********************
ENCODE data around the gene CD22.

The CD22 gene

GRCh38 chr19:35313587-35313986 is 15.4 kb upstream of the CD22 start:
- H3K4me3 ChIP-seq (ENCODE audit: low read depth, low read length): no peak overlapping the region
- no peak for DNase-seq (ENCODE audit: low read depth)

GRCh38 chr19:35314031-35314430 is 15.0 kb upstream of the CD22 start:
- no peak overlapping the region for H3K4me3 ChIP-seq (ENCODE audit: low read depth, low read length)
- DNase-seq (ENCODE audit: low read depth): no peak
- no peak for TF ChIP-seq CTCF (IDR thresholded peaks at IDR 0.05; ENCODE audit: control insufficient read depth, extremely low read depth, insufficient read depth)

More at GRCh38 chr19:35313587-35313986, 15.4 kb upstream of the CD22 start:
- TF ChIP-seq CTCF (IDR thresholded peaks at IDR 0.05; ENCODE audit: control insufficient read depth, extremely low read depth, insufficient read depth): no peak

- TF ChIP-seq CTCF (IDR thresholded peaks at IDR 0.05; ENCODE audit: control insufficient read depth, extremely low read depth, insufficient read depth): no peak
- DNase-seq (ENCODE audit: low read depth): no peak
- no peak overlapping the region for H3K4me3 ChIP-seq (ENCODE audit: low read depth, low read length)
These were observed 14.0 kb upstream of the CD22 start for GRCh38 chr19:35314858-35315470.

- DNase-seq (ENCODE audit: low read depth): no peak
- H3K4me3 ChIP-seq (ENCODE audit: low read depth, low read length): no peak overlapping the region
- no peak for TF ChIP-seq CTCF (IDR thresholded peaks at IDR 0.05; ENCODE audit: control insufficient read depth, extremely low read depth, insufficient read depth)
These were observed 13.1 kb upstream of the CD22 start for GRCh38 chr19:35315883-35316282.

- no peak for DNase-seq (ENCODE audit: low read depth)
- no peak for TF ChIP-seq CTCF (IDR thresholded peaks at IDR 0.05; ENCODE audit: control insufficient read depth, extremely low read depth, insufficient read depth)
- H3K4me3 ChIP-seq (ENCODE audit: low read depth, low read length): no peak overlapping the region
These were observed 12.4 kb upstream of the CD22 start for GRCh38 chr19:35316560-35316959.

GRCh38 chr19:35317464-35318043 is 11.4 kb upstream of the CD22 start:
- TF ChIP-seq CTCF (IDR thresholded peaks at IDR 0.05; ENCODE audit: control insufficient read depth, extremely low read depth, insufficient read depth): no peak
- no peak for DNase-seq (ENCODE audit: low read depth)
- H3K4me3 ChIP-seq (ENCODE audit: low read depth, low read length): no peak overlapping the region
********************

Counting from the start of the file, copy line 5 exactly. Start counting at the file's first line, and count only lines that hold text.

- no peak for DNase-seq (ENCODE audit: low read depth)